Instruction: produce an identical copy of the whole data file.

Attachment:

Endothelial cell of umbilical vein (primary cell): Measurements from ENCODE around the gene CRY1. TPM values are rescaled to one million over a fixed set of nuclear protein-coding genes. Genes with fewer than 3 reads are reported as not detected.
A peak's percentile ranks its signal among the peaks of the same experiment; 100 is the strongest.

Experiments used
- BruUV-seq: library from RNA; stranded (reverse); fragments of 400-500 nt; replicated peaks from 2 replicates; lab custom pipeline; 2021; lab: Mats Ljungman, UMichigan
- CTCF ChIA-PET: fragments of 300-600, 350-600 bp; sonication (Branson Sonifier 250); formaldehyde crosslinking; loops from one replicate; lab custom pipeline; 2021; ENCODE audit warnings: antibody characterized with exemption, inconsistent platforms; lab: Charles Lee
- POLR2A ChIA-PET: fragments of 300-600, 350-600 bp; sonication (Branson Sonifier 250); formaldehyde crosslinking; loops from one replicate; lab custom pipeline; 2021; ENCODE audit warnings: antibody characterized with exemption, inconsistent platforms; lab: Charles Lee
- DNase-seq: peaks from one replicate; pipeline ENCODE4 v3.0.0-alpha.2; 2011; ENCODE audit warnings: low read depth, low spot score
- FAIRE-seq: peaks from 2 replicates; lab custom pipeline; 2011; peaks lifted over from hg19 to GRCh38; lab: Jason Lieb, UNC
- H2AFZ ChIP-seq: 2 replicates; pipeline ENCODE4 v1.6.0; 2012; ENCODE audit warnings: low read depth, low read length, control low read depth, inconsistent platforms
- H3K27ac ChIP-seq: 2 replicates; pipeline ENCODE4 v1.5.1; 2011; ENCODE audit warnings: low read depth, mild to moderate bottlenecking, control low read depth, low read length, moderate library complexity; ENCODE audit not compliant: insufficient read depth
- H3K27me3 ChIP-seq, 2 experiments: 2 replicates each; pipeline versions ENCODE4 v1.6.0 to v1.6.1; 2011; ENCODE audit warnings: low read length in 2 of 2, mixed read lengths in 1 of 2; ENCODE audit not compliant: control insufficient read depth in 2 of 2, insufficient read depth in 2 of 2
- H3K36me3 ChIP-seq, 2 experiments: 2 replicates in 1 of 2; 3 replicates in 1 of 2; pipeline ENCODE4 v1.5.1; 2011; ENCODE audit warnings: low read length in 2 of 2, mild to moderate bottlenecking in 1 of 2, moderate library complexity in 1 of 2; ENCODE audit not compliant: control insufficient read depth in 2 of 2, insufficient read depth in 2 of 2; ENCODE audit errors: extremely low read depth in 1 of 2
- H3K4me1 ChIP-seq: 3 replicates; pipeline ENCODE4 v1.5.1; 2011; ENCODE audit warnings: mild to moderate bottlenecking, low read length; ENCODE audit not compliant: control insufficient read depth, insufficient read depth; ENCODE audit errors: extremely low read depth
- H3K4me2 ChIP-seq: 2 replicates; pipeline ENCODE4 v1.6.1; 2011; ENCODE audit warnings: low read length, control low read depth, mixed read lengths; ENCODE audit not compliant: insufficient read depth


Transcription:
Endothelial cell of umbilical vein (primary cell): Measurements from ENCODE around the gene CRY1. TPM values are rescaled to one million over a fixed set of nuclear protein-coding genes. Genes with fewer than 3 reads are reported as not detected.
A peak's percentile ranks its signal among the peaks of the same experiment; 100 is the strongest.

Experiments used
- BruUV-seq: library from RNA; stranded (reverse); fragments of 400-500 nt; replicated peaks from 2 replicates; lab custom pipeline; 2021; lab: Mats Ljungman, UMichigan
- CTCF ChIA-PET: fragments of 300-600, 350-600 bp; sonication (Branson Sonifier 250); formaldehyde crosslinking; loops from one replicate; lab custom pipeline; 2021; ENCODE audit warnings: antibody characterized with exemption, inconsistent platforms; lab: Charles Lee
- POLR2A ChIA-PET: fragments of 300-600, 350-600 bp; sonication (Branson Sonifier 250); formaldehyde crosslinking; loops from one replicate; lab custom pipeline; 2021; ENCODE audit warnings: antibody characterized with exemption, inconsistent platforms; lab: Charles Lee
- DNase-seq: peaks from one replicate; pipeline ENCODE4 v3.0.0-alpha.2; 2011; ENCODE audit warnings: low read depth, low spot score
- FAIRE-seq: peaks from 2 replicates; lab custom pipeline; 2011; peaks lifted over from hg19 to GRCh38; lab: Jason Lieb, UNC
- H2AFZ ChIP-seq: 2 replicates; pipeline ENCODE4 v1.6.0; 2012; ENCODE audit warnings: low read depth, low read length, control low read depth, inconsistent platforms
- H3K27ac ChIP-seq: 2 replicates; pipeline ENCODE4 v1.5.1; 2011; ENCODE audit warnings: low read depth, mild to moderate bottlenecking, control low read depth, low read length, moderate library complexity; ENCODE audit not compliant: insufficient read depth
- H3K27me3 ChIP-seq, 2 experiments: 2 replicates each; pipeline versions ENCODE4 v1.6.0 to v1.6.1; 2011; ENCODE audit warnings: low read length in 2 of 2, mixed read lengths in 1 of 2; ENCODE audit not compliant: control insufficient read depth in 2 of 2, insufficient read depth in 2 of 2
- H3K36me3 ChIP-seq, 2 experiments: 2 replicates in 1 of 2; 3 replicates in 1 of 2; pipeline ENCODE4 v1.5.1; 2011; ENCODE audit warnings: low read length in 2 of 2, mild to moderate bottlenecking in 1 of 2, moderate library complexity in 1 of 2; ENCODE audit not compliant: control insufficient read depth in 2 of 2, insufficient read depth in 2 of 2; ENCODE audit errors: extremely low read depth in 1 of 2
- H3K4me1 ChIP-seq: 3 replicates; pipeline ENCODE4 v1.5.1; 2011; ENCODE audit warnings: mild to moderate bottlenecking, low read length; ENCODE audit not compliant: control insufficient read depth, insufficient read depth; ENCODE audit errors: extremely low read depth
- H3K4me2 ChIP-seq: 2 replicates; pipeline ENCODE4 v1.6.1; 2011; ENCODE audit warnings: low read length, control low read depth, mixed read lengths; ENCODE audit not compliant: insufficient read depth